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My native country, thee,
Land of the noble, free,
Thy name I love;

I love thy rocks and rills,
Thy woods and templed hills,
My heart with rapture thrills
Like that above.

Let music swell the breeze,
And ring from all the trees
Sweet freedom's song;
Let mortal tongues awake,
Let all that breathe partake,
Let rocks their silence break,
The sound prolong.

Our fathers' God, to Thee,
Author of Liberty,

To Thee we sing;

Long may our land be bright
With freedom's holy light,
Protect us by thy might,
Great God, our King.


God of our fathers, known of old-
Lord of our far-flung battle line-
Beneath whose awful Hand we hold
Dominion over palm and pine;
Lord God of Hosts, be with us yet,
Lest we forget-lest we forget.

The tumult and the shouting dies,
The captains and the kings depart-
Still stands Thine ancient sacrifice,
An humble and a contrite heart.
Lord God of Hosts, be with us yet,
Lest we forget-lest we forget.

Far-called our navies melt away—
On dune and headland sinks the fire-
Lo, all our pomp of yesterday

Is one with Nineveh and Tyre!
Judge of the nations, spare us yet,
Lest we forget-lest we forget.

If, drunk with sight of power, we loose
Wild tongues that have not Thee in awe-
Such boastings as the Gentiles use,
Or lesser breeds without the Law-
Lord God of Hosts, be with us yet,
Lest we forget-lest we forget!

For heathen heart that puts her trust
In reeking tube and iron shard-
All valiant dust that builds on dust,
And guarding calls not Thee to guard,
For frantic boast and foolish word,

Thy Mercy on Thy People, Lord!

Besides the primary emphasis, which we have largely been considering, there is a secondary emphasis that brings out the lighter touches and more delicate shadings of the word-picture. Into this our exposition cannot profitably go.

It is not maintained that a mastery of the foregoing rules, and the avoidance of the faults mentioned, will give a mastery of the art of emphasis. These rules and cautions are intended to call the student's attention to some basic principles, and the examples are to afford practice in training the voice to obey the will. That attained, the mind must do the rest.


Emphasis should express the relative importance of ideas. This is accomplished, vocally, by pause, time, and stress; but the basis of clear and expressive emphasis is always clear and vigorous thinking.



Definition and Classification. — Inflection denotes the bend or wave of the voice above or below the average key. Its uses are to aid in emphasizing, to express relationships between the ideas in a discourse, and, in general, to give variety to speech. The inflections of a well-modulated voice.

the variations from the dominant key-note- are infinite in number, but the principal movements, with the method of indicating each, are as follows: The Falling Inflection (), the Rising Inflection (), the Falling Circumflex (^), the Rising Circumflex (~), the Double Falling Circumflex ~), the Double Rising Circumflex (~~), the Falling Slide (), and the Rising Slide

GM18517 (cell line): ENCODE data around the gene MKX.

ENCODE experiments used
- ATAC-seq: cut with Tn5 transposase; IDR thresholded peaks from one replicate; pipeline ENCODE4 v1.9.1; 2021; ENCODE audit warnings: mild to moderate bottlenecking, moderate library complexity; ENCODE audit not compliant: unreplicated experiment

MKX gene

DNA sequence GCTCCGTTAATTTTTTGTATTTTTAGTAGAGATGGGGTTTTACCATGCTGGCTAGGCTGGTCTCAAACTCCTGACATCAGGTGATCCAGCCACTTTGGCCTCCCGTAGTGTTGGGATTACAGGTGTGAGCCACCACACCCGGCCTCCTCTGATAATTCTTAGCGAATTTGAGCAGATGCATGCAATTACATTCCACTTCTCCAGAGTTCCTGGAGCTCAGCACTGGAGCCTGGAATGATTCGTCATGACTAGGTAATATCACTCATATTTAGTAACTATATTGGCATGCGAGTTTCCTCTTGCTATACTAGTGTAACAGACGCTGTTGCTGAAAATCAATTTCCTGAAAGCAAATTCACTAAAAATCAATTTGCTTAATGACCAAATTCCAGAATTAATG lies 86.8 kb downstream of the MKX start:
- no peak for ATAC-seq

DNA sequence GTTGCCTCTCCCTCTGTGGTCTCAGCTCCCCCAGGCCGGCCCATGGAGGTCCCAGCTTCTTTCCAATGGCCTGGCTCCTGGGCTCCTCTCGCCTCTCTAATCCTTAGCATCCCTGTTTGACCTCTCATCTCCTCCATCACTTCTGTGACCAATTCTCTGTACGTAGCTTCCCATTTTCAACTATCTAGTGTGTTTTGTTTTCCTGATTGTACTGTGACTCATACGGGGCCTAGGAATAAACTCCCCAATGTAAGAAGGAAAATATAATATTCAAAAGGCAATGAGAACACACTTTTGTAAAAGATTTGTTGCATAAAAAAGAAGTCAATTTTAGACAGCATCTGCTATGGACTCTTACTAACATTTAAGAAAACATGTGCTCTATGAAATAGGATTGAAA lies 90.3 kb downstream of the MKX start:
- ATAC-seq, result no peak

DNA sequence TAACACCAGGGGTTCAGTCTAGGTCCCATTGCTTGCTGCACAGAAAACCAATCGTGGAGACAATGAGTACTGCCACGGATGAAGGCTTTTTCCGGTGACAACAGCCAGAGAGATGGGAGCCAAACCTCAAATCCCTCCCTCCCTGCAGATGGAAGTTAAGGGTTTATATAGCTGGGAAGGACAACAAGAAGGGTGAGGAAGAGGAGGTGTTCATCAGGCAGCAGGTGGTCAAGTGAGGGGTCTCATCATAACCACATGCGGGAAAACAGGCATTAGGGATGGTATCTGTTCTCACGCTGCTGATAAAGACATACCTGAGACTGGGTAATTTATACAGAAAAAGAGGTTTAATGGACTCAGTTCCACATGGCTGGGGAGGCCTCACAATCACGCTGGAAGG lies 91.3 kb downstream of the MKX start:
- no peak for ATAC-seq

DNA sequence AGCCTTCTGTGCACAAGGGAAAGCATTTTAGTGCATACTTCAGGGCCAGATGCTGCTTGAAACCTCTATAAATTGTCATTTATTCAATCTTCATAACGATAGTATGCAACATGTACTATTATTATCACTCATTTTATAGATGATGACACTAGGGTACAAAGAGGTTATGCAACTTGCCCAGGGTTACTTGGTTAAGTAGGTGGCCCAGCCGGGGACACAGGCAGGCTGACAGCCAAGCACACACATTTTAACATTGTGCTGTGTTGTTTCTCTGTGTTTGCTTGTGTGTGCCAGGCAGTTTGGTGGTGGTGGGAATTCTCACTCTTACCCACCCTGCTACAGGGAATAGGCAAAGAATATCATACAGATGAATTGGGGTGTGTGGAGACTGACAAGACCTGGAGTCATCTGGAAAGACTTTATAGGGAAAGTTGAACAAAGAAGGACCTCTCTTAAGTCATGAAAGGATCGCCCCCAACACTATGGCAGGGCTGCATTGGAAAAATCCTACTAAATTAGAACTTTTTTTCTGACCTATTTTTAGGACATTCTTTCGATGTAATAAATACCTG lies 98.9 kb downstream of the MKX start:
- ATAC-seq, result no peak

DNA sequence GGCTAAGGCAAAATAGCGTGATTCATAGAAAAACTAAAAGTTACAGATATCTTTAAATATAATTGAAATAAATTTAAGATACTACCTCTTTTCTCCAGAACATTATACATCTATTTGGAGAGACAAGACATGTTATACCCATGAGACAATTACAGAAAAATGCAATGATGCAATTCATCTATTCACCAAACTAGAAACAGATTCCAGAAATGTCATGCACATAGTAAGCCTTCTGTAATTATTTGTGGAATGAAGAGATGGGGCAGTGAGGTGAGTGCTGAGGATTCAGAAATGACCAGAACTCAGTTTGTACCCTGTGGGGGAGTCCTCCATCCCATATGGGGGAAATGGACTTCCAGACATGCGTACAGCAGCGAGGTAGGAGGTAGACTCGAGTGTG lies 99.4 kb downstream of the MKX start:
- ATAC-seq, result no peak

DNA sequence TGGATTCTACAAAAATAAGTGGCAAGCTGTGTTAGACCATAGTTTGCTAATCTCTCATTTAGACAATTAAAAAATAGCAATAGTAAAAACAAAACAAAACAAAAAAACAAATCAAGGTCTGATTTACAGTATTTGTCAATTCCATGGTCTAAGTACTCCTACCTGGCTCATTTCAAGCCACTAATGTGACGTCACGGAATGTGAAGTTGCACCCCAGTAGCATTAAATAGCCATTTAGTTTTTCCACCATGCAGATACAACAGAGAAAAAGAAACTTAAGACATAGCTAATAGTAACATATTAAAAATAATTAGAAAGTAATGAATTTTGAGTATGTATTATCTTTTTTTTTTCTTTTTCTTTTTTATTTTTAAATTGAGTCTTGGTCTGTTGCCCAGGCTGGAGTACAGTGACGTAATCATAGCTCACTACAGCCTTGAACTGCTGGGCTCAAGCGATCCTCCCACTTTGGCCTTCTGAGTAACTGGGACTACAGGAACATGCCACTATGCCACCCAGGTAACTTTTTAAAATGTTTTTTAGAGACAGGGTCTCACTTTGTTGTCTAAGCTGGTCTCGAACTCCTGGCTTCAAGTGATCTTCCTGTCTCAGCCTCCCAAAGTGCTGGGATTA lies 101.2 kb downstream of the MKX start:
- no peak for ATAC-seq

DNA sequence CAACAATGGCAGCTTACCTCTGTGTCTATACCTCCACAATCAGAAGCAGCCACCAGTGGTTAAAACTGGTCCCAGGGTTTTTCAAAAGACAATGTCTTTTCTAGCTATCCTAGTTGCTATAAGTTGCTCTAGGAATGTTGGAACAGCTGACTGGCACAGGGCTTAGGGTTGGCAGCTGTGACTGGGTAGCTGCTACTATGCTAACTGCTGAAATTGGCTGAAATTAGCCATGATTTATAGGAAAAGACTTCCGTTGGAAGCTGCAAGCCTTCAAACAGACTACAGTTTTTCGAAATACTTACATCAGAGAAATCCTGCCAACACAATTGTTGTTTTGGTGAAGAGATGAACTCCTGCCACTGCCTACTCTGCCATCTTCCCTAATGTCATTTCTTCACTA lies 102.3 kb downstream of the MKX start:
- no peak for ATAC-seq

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The Falling and Rising Inflections: General Law. commonly known as inflection is the downward or upward bend of the voice on a single word or syllable immediately preceding the pauses in speech. This bend of the voice expresses the relationship between the ideas immediately preceding and following such pause. When the voice bends downward from the key, it is known as the falling inflection, and indicates that the thought is complete at that point; when the voice bends upward, it is called the rising inflection, and indicates that something more is needed to complete the thought. Hence the General Law that determines inflection is as follows: When the thought is complete, the voice falls; when the thought is incomplete, the voice rises. That

is, the completeness or incompleteness of the thought, not the form of the sentence or the punctuation, determines the inflection. Nothing could be more misleading than to suppose that the voice always rises at the comma and always falls at the period. A sentence may be grammatically complete but incomplete in thought. Therefore discard any idea of inflecting according to the punctuation marks.

The Falling Inflection. The falling inflection denotes affirmation, determination, positiveness, assertion, completeness. Completeness includes (1) Finality and (2) Momentary Completeness.

1. Finality. By finality is meant the conclusion of the thought. For the purpose of completing some idea, or of laying down that which is finished, the voice falls.


(a) Service is the law of life. It is a splendid thing to be able to live this life of service. — Abbott.

(b) The modern student knows that a well-developed body and a well-developed mind are necessary partners for intellectual and material triumphs. — DEPEW.

(c) I expect to pass through this life but once. If there is any kindness or any good thing I can do to my fellow-beings, let me do it now. I shall pass this way but once. -WILLIAM PENN.

2. Momentary Completeness. Momentary completeness of the thought may arise, first, from its logical importance, requiring a strong affirmative emphasis.


(a) Then shall the kingdom be likened unto ten virgins, which took their lamps, and went forth to meet the bridegroom.

(b) Ephesus was upside down. The manufacturers of silver boxes for holding heathen images had collected their laborers

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